The Wolves continue their summer league in Las Vegas today at 3:00 pm CDT against the Miami Heat, as they look for their first summer victory after two close losses. It appears that this one will be shown on NBA TV live.
The headliners of the Timberwolves summer league team have struggled so far. First round picks Shabazz Muhammad and Gorgui Dieng have not played well; Dieng has looked stiff and a bit slow on his rotations, and has not made the defensive impact we hoped for. Muhammad, to his credit, has looked to pass the ball, but his weaknesses--no right hand, dubious foot speed, have been pretty apparent.
But for those two, it doesn't matter. They have guaranteed contracts for the next two years, and will have plenty of time to practice at the highest level and develop their skills. How long they last in the NBA will be up to them; their abilities and work ethic to hone and improve those abilities will tell the tale on their careers. Their first summer league is not very important in the context of their NBA futures.
More interesting is the battle among the summer league players without contracts. The battle for training camp invitations, and ultimately the battle for the few remaining roster spots around the NBA.
With 14 players on guaranteed contracts, the Wolves have one spot remaining. If they use it, it might be on someone not currently playing with their summer league squad. Or it could go to a player making an impression this week.
Robbie Hummel has been the Wolves best player through the first two games. The 2012 second round draft pick has been shooting lights out from the perimeter as well as showing a nose for rebounds and a high basketball IQ. The questions for him revolve around his athletic ability in the wake of multiple knee surgeries.
He looks like he deserves a camp invite at the very least, but that brings up another issue: accepting an invitation to NBA training camp might foreclose on opportunities for these players to sign guaranteed contracts with European clubs. Those clubs are looking to put their teams together at the same time, and won't always wait to see if a player becomes available. A decision to attend NBA training camp might ultimately limit a player's employment opportunities.
Lorenzo Brown, the Wolves second round pick this year, has been up and down. He's a tall point guard with good ball handling and passing skills, but obviously struggles to shoot it. His non-scoring numbers in college were exellent, and vjl110's model liked him as a late first round pick. There is something there, but will it be enough to make the team given the presence of Ricky Rubio, J.J. Barea, and Alexey Shved?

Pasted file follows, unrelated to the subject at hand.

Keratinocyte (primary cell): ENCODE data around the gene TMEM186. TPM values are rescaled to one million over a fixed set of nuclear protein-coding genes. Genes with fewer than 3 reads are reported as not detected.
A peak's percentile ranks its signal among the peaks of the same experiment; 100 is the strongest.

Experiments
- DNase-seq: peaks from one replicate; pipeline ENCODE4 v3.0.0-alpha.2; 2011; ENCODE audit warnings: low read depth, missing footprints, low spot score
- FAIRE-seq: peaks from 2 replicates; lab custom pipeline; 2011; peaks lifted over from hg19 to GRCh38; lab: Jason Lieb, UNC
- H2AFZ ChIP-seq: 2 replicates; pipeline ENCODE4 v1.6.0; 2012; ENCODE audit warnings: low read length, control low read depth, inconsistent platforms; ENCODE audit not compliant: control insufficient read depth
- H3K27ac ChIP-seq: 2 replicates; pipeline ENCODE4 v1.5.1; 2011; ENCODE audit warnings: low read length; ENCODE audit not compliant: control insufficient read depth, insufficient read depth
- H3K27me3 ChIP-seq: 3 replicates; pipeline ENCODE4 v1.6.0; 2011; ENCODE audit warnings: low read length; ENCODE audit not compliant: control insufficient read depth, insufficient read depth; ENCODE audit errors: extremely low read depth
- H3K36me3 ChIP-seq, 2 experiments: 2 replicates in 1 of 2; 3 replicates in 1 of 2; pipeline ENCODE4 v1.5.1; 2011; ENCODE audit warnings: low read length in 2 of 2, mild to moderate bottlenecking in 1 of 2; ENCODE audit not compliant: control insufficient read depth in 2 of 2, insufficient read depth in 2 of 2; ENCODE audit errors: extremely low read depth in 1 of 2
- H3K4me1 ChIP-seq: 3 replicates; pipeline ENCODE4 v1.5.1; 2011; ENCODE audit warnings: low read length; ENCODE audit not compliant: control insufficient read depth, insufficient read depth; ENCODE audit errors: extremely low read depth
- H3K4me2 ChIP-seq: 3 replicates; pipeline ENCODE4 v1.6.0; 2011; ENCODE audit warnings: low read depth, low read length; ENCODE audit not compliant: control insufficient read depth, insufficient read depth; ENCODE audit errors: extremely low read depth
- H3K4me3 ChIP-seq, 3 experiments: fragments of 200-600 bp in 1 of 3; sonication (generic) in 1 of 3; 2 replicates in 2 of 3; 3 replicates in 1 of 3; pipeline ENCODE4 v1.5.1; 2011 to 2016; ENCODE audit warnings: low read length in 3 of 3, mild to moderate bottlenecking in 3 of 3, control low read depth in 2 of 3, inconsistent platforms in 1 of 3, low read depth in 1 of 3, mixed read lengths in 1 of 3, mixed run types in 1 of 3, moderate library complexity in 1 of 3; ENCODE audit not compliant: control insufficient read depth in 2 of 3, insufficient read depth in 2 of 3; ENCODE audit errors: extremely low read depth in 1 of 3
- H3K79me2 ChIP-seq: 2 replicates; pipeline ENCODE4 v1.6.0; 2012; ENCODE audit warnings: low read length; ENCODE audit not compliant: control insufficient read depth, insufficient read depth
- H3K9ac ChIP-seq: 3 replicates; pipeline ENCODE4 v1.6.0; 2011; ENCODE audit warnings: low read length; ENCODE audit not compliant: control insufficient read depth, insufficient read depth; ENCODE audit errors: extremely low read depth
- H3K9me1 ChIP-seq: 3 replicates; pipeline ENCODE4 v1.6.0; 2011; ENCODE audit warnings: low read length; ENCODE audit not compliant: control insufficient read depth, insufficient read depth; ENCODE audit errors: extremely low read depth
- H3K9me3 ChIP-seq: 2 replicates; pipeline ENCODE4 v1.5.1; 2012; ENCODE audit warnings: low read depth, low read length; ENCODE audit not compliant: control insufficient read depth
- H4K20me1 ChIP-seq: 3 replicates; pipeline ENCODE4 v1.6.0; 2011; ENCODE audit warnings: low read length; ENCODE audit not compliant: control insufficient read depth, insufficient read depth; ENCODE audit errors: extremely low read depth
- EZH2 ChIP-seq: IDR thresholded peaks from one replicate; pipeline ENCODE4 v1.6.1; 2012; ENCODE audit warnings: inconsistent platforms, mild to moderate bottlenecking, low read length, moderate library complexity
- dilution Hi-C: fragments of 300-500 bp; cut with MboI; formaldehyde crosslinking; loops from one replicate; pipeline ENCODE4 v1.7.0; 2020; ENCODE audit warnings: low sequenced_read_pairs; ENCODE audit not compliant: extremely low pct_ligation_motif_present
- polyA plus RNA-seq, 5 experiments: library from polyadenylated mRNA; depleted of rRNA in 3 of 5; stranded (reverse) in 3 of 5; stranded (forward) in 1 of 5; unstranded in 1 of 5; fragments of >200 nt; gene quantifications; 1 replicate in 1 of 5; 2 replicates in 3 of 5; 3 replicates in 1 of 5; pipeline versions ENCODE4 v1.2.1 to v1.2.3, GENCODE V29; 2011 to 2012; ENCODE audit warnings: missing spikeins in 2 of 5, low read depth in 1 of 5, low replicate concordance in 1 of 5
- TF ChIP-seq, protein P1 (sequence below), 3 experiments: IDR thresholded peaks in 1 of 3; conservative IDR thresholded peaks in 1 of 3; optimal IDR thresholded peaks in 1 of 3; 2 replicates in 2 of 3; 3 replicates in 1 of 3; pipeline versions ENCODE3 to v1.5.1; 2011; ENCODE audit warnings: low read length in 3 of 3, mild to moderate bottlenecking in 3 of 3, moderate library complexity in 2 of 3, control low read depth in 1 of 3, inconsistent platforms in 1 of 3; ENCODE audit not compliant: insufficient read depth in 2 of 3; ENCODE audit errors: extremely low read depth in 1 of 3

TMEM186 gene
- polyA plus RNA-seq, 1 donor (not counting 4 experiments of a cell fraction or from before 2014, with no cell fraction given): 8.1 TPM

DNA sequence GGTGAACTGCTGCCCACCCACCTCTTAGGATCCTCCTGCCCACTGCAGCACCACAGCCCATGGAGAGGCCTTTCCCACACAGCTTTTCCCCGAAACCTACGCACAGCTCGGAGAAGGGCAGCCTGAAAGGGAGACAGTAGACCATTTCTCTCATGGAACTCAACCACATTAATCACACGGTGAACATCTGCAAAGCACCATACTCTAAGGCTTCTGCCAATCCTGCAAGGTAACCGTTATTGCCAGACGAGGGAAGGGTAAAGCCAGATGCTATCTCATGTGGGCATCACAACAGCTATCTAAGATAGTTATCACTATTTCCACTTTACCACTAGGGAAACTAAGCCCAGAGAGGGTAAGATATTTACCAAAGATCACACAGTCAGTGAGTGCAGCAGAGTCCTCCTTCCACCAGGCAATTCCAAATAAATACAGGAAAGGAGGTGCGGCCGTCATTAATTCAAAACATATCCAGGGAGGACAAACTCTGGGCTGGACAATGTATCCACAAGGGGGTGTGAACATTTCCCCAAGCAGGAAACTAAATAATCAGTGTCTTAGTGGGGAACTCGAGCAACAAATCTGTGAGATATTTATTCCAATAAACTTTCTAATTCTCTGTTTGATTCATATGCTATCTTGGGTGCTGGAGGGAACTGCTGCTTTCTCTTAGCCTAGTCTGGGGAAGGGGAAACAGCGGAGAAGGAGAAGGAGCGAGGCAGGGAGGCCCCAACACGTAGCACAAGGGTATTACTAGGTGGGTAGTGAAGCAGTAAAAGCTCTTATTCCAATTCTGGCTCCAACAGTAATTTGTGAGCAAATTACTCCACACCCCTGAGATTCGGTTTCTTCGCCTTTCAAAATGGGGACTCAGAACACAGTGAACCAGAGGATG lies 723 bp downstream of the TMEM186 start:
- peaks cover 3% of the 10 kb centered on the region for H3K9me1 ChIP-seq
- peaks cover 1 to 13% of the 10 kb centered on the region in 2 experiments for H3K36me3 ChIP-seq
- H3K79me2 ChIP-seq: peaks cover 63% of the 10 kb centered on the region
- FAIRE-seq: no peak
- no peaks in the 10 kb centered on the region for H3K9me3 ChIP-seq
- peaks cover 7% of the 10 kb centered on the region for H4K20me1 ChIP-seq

The last player I want to mention is Demetri McCamey. A star at the University of Illinois, he was somewhat surprisingly undrafted in 2011. Stop-n-Pop was fairly high on him that year (and you should check that link out for several thousand amazing words about the 2011 draft. Biyombo!). After going undrafted, and with the lockout on, McCamey went to Europe and signed with a couple of different clubs but didn't latch on anywhere. He spent last season with three different D-League teams.
I bring up McCamey for two reasons: first, he's looked pretty good so far. Making some shots, getting into the paint.
Second because he's an example of a guy who, I think, could just as easily be in the NBA as out of it. Especially among point guards, there are probably 50 guys just as good as a dozen or more players who will have contracts in the NBA this year.
The line between in and out of the best basketball league in the world is awfully thin. At the margin, it's about being in the right place at the right time. It's as much about finding an opportunity as it is about talent. Consider Brian Roberts. Undrafted out of Dayton in 2008, Roberts played in second-tier European leagues for a few seasons until he found himself with a camp invite and non-guaranteed contract with the New Orleans Hornets last summer.
With limited competition, Roberts earned a roster spot and wound up being the primary backup to Greivis Vasquez last season.
On the other hand, consider Stefhon Hannah, the D-League select player who dominated the Wolves in the first game in Las Vegas. Now 28 years old, he played in Europe for a couple of years and has spent the last three seasons in the D-League. It's arguable that he is good enough to warrant an NBA roster spot with his defensive skills and ability to run an offense. At his age, though, time is running out for him to get his chance.
Will McCamey get his shot? Probably not this year, and probably not with the Wolves. But he's the guy for whom summer league is important, not the first round picks. Playing well gets players noticed. Noticed for camp invites, and noticed for when, inevitably, NBA teams need a player during the season.
Just as importantly, it gets guys noticed by scouts for teams in foreign leagues who use NBA summer league to find players for their squads. A career in professional basketball, for many, is a constant tryout. Always looking for that next contract, that better opportunity. For many, even those who have enough talent, the NBA doesn't come knocking very often, or ever. But for dozens of players in Las Vegas this week, this is another opportunity.
Much more then the performance of Shabazz Muhammad or Gorgui Dieng, about whose futures summer league tells us very little, it's these players that make Las Vegas interesting.
Enjoy the game, and talk about it here, if you're so inclined.